Colletta Di Castelbianco

BC and I have a tradition of sitting side by side on our couch working on the weekends. Fairly often we select House Hunters as our TV background show, because it doesn’t require a high level of engagement. If you glance up three times, then watch the selection at the end, you get the gist of it.

However, last weekend we saw one episode of House Hunters International that has us spellbound. A well-off English couple were looking for a vacation home in Italy. As the camera would pan over the medieval village of Colletta Di Castelbianco we were smitten!

Colletta dates back to the 13th century and is located in Liguria, Italy, which is becoming known as the Italian Riviera. Rome is a three hours drive south, and if you drive an hour north, you hit Nice and Cannes. Kinda an amazing location.

Colletta was abandoned in the 1950′s and in the 90′s a team was assembled, led by architect, Giancarlo De Carlo, to restore the village and update it for modern residents. They also decided to add a sophisticated technological infrastructure which will allow future inhabitants to spend time at Colletta without being disconnected from the rest of the world. (Side note: there was footage on House Hunters International of the couple walking through an alleyway with a bright red door at the end – it was simply stunning!)


Inside the units, the spaces all seem to be unique. They were built with the original stone and designed on various levels (a few steps down to the master bedroom, etc.) so that it maintained the integrity of the building structure. A decision that I think should be applauded!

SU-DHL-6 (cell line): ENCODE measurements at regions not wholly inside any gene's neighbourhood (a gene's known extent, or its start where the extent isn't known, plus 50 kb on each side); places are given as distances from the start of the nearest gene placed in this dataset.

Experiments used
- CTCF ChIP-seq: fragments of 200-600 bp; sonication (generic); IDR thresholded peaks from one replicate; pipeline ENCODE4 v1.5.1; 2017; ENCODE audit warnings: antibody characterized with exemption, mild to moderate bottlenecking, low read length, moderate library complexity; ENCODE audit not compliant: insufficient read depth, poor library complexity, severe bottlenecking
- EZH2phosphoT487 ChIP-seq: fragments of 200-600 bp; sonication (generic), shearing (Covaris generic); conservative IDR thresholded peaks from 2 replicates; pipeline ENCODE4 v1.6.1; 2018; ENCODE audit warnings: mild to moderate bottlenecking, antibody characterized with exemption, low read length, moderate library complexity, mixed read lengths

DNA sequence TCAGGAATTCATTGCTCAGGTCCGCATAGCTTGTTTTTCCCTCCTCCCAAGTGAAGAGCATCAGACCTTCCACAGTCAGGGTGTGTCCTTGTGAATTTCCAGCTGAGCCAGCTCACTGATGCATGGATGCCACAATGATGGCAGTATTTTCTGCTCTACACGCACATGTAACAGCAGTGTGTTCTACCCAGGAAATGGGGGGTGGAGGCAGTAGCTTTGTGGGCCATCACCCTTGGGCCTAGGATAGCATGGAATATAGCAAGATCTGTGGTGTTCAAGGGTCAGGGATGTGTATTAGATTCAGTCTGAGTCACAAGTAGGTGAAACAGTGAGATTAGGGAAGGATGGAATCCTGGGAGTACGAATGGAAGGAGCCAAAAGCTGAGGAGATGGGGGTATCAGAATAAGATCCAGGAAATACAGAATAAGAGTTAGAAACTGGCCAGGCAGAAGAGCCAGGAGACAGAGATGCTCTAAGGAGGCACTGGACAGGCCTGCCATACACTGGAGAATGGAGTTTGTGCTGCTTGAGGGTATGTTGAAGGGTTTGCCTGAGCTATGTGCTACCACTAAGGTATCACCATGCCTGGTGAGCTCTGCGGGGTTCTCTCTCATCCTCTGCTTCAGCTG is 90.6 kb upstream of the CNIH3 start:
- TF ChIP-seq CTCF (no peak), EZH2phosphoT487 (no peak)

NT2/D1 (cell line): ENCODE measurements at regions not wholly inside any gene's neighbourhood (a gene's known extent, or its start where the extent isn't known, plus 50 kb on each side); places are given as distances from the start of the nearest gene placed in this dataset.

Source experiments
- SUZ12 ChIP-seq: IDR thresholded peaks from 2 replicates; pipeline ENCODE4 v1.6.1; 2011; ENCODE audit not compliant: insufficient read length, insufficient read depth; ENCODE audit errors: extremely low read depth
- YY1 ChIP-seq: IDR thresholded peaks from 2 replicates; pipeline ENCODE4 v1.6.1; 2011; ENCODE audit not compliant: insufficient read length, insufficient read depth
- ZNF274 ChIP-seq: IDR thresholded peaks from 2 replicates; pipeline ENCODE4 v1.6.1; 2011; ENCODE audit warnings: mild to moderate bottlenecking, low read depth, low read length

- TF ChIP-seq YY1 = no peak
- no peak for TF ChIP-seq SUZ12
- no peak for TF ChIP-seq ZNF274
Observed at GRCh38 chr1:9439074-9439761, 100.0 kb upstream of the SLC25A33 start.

The design of the interiors obviously depends on the owners’ tastes, but I particularly loved this little unit, with it’s adorable compact kitchen. One thing we learned on House Hunters was that Colletta homeowners get a share of the surrounding olive fields, which means they all have private label olive oil. Totally cool!

The most amazing part of Colletta has to be the outside spaces. As far as I can tell, every unit has at least one, possibly two terraces. Some with covered niches suitable for al fresco dining and others perfect for sunbathing, the stone glistening under the surrounding mountains.

And those are some mountains (the Peso Grande to be exact). Should you wish to visit, there’s a website with all the information you could need, including details on rental units and pricing. And actually, the prices aren’t that bad. Already I’m imagining flying into Rome and spending a few days there, then making my way to Colletta.

PS. I just want to acknowledge that so much seems trivial compared to the hard road of recovery ahead for Japan and those affected by the earthquake and tsunami. If you haven’t already, I hope you donate to relief efforts. Though I couldn’t for the life of me figure out how to donate via text, there’s a convenient donation button on the iTunes homepage.

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